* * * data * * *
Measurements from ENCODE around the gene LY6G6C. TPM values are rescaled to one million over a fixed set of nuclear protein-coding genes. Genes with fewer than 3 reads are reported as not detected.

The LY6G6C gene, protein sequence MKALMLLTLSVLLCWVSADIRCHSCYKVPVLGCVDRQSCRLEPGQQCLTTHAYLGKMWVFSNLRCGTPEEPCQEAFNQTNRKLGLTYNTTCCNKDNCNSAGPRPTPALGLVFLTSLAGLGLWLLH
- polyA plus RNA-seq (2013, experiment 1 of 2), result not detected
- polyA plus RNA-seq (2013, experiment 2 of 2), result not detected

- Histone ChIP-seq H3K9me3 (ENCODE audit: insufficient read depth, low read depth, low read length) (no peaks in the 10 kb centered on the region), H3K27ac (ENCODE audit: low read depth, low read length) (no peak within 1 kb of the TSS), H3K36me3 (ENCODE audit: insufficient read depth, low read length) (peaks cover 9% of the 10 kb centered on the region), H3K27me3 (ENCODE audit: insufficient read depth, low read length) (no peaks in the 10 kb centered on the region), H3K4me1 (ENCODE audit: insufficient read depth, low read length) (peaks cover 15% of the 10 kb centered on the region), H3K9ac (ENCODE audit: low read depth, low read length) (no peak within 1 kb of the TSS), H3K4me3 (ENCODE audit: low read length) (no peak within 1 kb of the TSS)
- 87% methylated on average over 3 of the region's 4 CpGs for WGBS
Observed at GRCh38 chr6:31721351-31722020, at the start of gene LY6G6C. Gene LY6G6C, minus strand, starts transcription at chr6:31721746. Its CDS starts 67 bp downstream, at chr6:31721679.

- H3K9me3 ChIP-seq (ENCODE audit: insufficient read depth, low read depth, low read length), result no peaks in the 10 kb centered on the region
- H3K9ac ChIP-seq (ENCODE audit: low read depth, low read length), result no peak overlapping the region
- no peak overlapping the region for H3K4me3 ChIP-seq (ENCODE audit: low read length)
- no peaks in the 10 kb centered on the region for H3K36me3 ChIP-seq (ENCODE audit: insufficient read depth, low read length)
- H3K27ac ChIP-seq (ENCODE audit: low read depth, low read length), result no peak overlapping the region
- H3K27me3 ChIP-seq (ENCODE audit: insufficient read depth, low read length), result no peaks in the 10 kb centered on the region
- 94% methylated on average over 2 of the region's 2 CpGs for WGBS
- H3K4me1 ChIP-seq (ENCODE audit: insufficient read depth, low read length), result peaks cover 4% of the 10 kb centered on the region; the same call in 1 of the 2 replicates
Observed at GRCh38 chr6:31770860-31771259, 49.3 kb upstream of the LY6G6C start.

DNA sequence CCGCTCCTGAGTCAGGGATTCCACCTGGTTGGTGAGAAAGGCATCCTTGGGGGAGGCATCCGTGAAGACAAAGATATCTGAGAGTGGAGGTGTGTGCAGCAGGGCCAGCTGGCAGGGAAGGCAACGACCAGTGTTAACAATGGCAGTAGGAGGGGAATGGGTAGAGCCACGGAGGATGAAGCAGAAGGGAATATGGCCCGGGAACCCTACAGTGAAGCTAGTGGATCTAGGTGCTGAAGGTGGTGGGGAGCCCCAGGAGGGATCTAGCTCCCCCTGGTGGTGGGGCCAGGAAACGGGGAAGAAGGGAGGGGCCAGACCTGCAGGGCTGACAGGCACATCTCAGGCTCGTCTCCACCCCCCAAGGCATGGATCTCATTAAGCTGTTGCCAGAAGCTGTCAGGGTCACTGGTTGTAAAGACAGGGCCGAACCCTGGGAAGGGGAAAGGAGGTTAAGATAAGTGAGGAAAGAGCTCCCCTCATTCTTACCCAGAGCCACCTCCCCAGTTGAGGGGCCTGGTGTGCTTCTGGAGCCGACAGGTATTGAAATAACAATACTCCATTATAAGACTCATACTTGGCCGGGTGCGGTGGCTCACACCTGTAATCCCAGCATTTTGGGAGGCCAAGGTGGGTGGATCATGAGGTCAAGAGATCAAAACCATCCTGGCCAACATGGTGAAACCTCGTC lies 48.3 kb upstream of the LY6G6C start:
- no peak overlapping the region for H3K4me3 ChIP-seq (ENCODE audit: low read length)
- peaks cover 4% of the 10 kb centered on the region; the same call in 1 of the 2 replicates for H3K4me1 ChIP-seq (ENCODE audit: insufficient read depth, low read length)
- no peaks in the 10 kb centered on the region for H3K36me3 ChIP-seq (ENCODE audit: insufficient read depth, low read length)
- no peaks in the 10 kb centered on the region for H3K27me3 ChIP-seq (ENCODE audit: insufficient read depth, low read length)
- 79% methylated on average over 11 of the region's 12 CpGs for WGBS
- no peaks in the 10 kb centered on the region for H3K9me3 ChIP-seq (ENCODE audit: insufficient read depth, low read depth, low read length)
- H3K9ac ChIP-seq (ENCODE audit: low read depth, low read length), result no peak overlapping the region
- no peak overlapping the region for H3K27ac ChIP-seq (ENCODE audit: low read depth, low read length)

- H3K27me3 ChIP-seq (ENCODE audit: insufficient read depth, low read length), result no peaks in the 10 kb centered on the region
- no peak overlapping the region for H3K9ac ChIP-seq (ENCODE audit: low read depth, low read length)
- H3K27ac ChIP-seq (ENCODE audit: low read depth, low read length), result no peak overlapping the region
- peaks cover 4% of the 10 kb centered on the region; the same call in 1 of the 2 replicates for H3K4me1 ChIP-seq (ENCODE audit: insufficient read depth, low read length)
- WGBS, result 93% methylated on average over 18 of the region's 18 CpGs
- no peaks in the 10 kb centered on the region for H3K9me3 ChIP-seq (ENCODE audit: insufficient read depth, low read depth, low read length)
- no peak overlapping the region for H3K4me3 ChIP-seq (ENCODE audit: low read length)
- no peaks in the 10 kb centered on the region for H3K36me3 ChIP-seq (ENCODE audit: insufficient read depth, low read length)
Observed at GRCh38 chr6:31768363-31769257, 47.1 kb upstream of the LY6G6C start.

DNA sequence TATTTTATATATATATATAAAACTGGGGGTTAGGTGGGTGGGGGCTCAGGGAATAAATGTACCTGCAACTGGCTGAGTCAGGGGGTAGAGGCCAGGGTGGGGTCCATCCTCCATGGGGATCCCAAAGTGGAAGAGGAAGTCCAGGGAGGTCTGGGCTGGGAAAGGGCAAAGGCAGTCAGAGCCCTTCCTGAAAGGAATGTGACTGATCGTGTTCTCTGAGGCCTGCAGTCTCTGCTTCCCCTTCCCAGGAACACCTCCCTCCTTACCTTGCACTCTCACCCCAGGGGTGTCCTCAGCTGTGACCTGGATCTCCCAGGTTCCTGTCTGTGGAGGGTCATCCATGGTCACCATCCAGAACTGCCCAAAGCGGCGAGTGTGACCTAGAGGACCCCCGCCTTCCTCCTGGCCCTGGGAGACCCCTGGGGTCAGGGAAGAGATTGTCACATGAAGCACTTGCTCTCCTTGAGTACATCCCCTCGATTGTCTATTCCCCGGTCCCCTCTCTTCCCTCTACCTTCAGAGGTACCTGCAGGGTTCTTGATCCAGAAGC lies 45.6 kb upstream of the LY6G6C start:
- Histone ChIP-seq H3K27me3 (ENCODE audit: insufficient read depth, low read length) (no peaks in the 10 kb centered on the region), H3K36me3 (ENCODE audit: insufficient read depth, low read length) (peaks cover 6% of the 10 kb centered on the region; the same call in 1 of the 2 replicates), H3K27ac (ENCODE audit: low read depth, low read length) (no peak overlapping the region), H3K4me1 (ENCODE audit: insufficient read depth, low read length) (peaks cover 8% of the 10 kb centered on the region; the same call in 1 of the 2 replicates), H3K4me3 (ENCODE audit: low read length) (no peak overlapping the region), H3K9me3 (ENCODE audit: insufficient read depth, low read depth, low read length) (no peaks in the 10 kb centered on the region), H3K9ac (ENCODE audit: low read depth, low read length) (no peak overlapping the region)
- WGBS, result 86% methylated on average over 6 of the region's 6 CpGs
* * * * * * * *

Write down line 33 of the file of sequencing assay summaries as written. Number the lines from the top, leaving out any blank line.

- no peaks in the 10 kb centered on the region for H3K36me3 ChIP-seq (ENCODE audit: insufficient read depth, low read length)